A2 unit 3 is called ‘Film Research and Creative Projects’ This unit contributes to synoptic assessment and focuses on two projects related to the production of meaning; one is research based and one is creative. The research based project focuses on either Auter, Performance, Genre, Technology or Studio. It is also permissible to engage in critical study through a feminist, Marxist or psychoanalytic perspective. Current choices for study focus include Chaplin, Ramsay, Nolan, Burton and Guillermo Del Toro. Previous year’s choices included Ingmar Bergman, Jean-Luc Godard, Gary Oldman, Stanley Kubrick and Jack Nicholson.
Paralleling the AS, students also make a creative short, this time of no more than 5 minutes. Here is an example of one such creative short submitted last year. Again this obtained grade A.
A2 unit 4 is called ‘Varieties of Film Experience – Issues and Debates’ This unit also contributes to synoptic assessment. Understanding will be fostered through: studying complex films from different contexts, exploring spectatorship issues in relation to a particular type of film and applying key concepts and critical approaches gained through the course to explore one film in a synoptic manner.
Section A is called World Cinema Topic and this year we have chosen to study Urban Stories: Power, Poverty and Conflict. Films selected include Chungking Express, (Wong Kar Wai, 1995) Tsotsi, (Gavin Hood, 2005) Amores Perros, (Alejandro Gonzales Inarritu 2000) City of God (Fernando Mereilles and Katia Lund, 2002) and La Haine (Matthieu Kassowitz, 1995).
Section B is concerned with spectatorship. In prior years we have focused on cinema and emotional response. This has involved exploring how a diverse range of films produce spectatorship response. We have explored Un Chien Andalou (Bunuel/Dali, 1929), The Big Shave (Scorsese, 1967), Natural Born Killers (Stone, 1994),
Schindler’s List (1993), The Boy in the Striped Pyjamas (Herman, 2008) and many others. More recently we have shifted our focus to Documentary and explored The Act of Killing (Oppenheimer, 2012), Fahrenheit 9/11 (Moore 2004) Touching the Void (MacDonald, 2003), Searching for Sugarman (Bendjelloul, 2012) Man with a Movie Camera (Vertov, 1929) and many others.
Section C is a close study section. We select 5 films from a wider list of 12 published by the exam board. This allows the students a choice and ensures at the same time we do not spend a significant portion of year selecting from the wider list. This year we have studied Modern Times (Chaplin, 1936), Fight Club (Fincher, 1999) Morvern Callar (Lynne Ramsay, 2002) Battle of Algiers (Pontecorvo,1966) & Solaris (Tarkovsky, 1972).
How is each unit examined?
Students produce an analysis of how the micro aspects of a chosen extract from a film of their choice produce meanings and responses. They also produce a creative project based on a film sequence or short film. This represents 45% of the total AS.
Students answer three questions: one a response to some stimulus material, one based on ‘Topics in British Film’ and the last based on a comparative study of two US films. This represents 55% of the total AS.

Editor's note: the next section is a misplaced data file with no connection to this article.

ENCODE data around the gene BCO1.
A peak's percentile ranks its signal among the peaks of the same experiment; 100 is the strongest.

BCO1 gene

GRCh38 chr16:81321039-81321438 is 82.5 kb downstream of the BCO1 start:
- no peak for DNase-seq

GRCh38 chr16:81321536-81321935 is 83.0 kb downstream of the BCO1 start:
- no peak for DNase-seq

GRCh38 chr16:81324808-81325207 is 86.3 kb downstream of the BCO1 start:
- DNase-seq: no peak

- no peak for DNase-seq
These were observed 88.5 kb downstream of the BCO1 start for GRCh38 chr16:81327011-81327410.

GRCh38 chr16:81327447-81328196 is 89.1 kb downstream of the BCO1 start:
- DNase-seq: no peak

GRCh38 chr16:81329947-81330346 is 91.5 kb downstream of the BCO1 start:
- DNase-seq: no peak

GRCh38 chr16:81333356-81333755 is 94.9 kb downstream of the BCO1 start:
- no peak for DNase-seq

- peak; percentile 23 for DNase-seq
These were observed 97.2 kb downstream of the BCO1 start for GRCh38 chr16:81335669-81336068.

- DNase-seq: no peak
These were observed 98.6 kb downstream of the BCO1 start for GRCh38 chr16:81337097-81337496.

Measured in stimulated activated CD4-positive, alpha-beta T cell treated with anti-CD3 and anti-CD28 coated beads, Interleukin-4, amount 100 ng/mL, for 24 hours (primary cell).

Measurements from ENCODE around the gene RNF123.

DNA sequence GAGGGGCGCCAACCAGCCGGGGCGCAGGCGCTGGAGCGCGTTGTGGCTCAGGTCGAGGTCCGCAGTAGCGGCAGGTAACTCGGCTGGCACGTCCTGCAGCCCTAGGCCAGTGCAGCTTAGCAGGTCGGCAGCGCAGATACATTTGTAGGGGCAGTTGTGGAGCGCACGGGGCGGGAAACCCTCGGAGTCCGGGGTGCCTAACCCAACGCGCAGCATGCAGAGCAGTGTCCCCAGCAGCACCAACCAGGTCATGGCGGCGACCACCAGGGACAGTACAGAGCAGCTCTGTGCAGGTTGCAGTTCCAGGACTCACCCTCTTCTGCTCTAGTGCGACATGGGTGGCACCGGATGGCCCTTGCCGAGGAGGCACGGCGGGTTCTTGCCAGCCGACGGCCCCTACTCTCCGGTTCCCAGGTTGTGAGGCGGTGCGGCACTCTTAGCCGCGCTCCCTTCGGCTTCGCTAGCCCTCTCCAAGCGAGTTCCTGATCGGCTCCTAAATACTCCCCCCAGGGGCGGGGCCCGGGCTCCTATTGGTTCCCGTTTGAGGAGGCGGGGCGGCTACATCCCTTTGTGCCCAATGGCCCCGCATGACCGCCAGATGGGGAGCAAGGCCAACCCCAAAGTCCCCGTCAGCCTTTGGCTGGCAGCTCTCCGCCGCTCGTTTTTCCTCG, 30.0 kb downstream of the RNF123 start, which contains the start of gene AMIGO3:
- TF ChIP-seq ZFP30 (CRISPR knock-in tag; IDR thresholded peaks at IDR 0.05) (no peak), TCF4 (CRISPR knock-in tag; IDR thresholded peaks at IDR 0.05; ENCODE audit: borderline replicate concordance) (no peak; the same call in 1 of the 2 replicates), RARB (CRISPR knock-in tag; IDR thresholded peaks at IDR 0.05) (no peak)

Students produce a small-scale research project and a creative project. This represents 45% of the A2 marks.
Students answer three questions: one on World Cinema, one on spectatorship topics and one a critical study of a selected film. This represents 55% of the A2 marks.
How is the course structured?
Units 1 and 2 are studied concurrently. The pattern is repeated in the A2 year.
When do the exams take place?
Assessments are entered in Spring and examinations are sat in May and June.
Which Ashbourne teachers teach this course?
Dennis Fulcher, Head of Faculty of Multi Media and Social Sciences.
(BSc Hons (Kingston) MA (London) PGCE (Greenwich) Media and Social Sciences (HoD), Psychology, Sociology, Film, Politics and Law)
Dennis is the College’s polymath and Head of Humanities. Originally a graduate in Sociology, Dennis has also completed a Masters in Government and Political Studies, (Dissertation: The Dialectics of Cinema in the films of Sergei Eisenstein) a PGCE and a Diploma in Print Journalism. He is also a team – leader for Government and Politics examiners. Dennis is a lifelong film enthusiast. He has huge experience of his subject and an excellent track record of getting top grades. Dennis seeks yearly anonymised feedback from his students and consistently scores very highly in the student ratings of his teaching and their learning experiences. Dennis provides stimulating and engaging teaching materials in a variety of formats and uses innovative learning exercises to insist that the students contribute significantly to their own learning and development throughout the course.
Beyond A Level for Film Studies
There are a wide range of courses in the field of Film studies, Media, and Film, Radio and TV production. Opportunities for employment are good but the industry is competitive and demand for jobs will always exceed supply because of the assumed glamour of working in the industry.
Title – A2 Film Studies (Essentials),
Author – Casey Benyahia, Gaffney and White
Web link – http://www.amazon.co.uk/Studies-Essentials-Sarah-Casey-Benyahia/dp/0415454360/ref=sr_1_1?ie=UTF8&s=books&qid=1275926056&sr=1-1